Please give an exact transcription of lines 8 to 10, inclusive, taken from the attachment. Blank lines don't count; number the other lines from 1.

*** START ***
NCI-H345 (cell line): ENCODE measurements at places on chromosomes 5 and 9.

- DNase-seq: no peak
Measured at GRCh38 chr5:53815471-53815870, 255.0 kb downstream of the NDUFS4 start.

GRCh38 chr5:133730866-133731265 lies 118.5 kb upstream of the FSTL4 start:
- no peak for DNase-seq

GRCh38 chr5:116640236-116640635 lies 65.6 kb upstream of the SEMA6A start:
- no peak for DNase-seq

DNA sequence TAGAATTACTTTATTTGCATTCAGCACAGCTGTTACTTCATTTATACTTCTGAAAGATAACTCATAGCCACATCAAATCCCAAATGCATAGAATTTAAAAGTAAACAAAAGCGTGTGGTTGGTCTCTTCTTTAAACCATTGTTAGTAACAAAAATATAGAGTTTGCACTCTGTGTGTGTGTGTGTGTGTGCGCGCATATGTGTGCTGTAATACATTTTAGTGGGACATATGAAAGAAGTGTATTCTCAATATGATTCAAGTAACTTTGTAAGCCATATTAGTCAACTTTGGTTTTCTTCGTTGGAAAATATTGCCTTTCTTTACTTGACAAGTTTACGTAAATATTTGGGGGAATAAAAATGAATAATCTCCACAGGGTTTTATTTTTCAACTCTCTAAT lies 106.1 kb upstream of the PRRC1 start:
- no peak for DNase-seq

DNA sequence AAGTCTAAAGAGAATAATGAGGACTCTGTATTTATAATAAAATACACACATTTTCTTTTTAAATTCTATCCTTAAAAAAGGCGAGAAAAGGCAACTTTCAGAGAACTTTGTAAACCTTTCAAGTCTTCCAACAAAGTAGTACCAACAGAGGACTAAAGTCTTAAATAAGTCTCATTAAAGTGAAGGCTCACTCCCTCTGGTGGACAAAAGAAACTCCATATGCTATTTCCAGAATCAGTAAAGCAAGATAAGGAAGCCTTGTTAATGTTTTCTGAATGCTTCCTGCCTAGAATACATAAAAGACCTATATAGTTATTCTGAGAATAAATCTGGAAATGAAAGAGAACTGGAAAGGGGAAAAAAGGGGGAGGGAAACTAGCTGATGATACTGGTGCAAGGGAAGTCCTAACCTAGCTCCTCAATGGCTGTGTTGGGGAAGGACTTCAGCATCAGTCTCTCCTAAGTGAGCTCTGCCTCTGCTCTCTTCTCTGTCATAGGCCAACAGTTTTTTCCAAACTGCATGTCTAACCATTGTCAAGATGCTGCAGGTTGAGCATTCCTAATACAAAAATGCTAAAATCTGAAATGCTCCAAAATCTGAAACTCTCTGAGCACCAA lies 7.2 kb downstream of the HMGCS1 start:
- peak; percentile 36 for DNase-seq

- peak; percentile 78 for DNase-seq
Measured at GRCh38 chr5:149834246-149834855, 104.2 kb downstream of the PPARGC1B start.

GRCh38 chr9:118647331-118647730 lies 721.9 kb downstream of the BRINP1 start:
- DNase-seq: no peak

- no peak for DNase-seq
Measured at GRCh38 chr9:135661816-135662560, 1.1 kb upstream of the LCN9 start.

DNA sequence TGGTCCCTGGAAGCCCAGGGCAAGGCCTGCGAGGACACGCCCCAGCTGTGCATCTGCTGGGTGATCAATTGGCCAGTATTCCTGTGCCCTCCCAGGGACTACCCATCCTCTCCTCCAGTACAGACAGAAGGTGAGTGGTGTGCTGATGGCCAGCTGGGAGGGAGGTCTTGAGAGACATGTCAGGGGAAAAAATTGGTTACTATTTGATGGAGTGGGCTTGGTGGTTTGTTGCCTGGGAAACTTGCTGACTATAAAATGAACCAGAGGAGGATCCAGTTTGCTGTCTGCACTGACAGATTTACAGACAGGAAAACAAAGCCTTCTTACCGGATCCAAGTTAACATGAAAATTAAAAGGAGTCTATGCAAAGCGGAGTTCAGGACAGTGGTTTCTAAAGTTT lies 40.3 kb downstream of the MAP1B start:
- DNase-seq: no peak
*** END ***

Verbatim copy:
DNA sequence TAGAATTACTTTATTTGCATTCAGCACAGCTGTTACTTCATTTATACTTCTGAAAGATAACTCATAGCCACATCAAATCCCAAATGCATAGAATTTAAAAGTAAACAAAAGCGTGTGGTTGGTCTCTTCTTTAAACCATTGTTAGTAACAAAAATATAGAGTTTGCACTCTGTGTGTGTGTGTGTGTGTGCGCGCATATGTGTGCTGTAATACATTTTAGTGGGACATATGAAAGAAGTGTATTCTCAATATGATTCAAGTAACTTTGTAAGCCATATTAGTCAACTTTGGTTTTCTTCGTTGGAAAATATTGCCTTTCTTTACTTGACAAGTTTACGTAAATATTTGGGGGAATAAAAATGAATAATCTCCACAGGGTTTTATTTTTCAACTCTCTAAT lies 106.1 kb upstream of the PRRC1 start:
- no peak for DNase-seq

DNA sequence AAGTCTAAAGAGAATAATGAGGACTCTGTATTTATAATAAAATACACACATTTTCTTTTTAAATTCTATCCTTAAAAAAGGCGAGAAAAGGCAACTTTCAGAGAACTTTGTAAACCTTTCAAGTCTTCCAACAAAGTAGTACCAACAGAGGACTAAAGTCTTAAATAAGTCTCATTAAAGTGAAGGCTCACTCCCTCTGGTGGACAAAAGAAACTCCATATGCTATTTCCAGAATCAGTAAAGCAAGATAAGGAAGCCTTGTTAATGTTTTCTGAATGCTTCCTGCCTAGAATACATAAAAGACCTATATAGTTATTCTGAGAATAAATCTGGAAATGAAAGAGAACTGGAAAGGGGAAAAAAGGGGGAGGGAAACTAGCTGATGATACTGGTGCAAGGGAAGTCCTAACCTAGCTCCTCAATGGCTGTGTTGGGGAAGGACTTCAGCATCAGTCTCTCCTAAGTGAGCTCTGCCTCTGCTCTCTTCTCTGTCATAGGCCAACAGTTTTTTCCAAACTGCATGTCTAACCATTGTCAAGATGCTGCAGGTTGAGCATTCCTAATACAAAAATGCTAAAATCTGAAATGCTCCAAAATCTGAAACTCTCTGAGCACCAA lies 7.2 kb downstream of the HMGCS1 start: